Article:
Who would have ever thought that as we enter spring, we wouldn’t be able to get onto the course? What a strange time we’re in. Regardless of how often you golf or your level of play, chances are, you are missing the sport right now in one way or another.
Golf allows you physical activity outdoors, a place to connect with friends, a chance to learn and improve, and for many of us, it’s a large part of our lives. Without it, you might feel a bit lost. That’s normal. And though the situation itself still feels far from normal, we can use this time as an opportunity for trying new ways to stay connected to golf.
Remember what you love about golf and focus on the positives
You may be well aware of what you’re missing and that can cause negative feelings because you can’t play. But you have the chance to turn this around to really focus on all the gifts golf gives you. Focus on the positives and look forward to when you can get back out on the course and really experience those gifts.
Use imagery to maintain and develop your skills
Though you may not be able to play outside on the course, you can play in your mind! Every day if you want, you can take the time to practice your putting, visit the driving range, or play the front nine, all from the comfort of your home, using your imagination. You can even get creative and mentally play some of the courses you’ve been dreaming of. Pebble Beach, anyone?
Stay connected with your golf friends
The social aspect of golf is huge, and we’re missing it right now. Take the time to connect with your fellow golfers. Send a text to say hi, make a phone call, or schedule a zoom check in with them. Chat golf, or not.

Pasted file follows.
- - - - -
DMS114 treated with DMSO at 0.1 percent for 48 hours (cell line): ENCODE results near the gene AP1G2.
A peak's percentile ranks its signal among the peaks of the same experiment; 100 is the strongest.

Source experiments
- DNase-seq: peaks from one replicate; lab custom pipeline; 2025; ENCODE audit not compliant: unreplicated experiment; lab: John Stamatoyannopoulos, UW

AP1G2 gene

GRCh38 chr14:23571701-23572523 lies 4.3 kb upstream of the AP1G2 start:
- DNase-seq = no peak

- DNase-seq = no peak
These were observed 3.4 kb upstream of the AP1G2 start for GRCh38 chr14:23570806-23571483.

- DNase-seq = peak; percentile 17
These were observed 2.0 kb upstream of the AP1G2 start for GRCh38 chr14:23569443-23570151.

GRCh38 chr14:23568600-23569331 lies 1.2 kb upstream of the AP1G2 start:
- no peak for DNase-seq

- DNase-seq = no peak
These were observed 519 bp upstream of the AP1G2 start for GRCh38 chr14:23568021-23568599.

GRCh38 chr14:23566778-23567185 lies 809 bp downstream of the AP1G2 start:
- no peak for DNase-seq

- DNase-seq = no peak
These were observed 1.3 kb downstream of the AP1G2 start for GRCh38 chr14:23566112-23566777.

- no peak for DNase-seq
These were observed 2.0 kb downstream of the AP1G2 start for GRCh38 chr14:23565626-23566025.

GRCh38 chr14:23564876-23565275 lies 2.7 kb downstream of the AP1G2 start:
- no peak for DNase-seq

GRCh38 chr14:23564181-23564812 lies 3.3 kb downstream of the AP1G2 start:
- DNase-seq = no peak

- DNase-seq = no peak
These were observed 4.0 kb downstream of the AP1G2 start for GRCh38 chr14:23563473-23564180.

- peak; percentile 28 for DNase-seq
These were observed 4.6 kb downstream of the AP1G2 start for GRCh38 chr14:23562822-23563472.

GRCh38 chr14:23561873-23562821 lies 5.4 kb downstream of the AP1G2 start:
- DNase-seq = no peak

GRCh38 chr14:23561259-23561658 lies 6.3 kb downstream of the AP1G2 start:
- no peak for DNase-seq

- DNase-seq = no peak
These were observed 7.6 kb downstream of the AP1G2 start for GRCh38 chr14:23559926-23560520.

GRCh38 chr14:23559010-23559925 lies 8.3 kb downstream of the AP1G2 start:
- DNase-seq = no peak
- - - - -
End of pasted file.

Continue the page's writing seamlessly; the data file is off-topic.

Take a virtual lesson
Some pros are offering lessons via platforms like Zoom or Facetime; they can watch your swing and give you feedback. Or, download an app like V1 Golf that helps you improve on your skills. You might not be able to get onto the course, but you can still be working on your skills.
Develop your mental skills
This is the perfect time to not only imagine your golf to develop your imagery skills, but it’s a great time to develop your mental game. Golf is a very mentally demanding game! Use this down time to work on a relaxation skill like breathing, learn how to focus better when you’re distracted, and take the time to understand how to reduce tension from your grip.
Take time for self-care
Golf is likely one of your self-care activities, which means your self-care time has been greatly reduced. Make sure that you’re replacing that time with other activities that help you feel your best. Consider what you gain from golf. Is it the physical aspect you love? Being out in nature? The social connection? Take the time to reflect on what golf gives you and then find other activities that fill those needs as best you can.
Be kind to yourself and others
Even though we all know this, it’s good to remind ourselves: we’re all in a very strange time, and we’re doing our best, even though it may not always seem like it. Be kind to yourself when you get frustrated or emotional; show grace to others when they do the same. You might need to loosen the expectations you have for yourself and others for the time being and focus on staying calm, happy, and connected with those around you.
Though the days feel quite similar, they’re all a bit different, so try each of these strategies on their own or together as needed to help you get through this phase of life without golf.
Sara is a Mental Skills Coach specializing in work with athletes. She received her M.A. in Sports Psychology from John F. Kennedy University and did her undergraduate work at New York University. Sara also helps support busy working moms to develop their mental skills and create more balance at getmombalanced.com.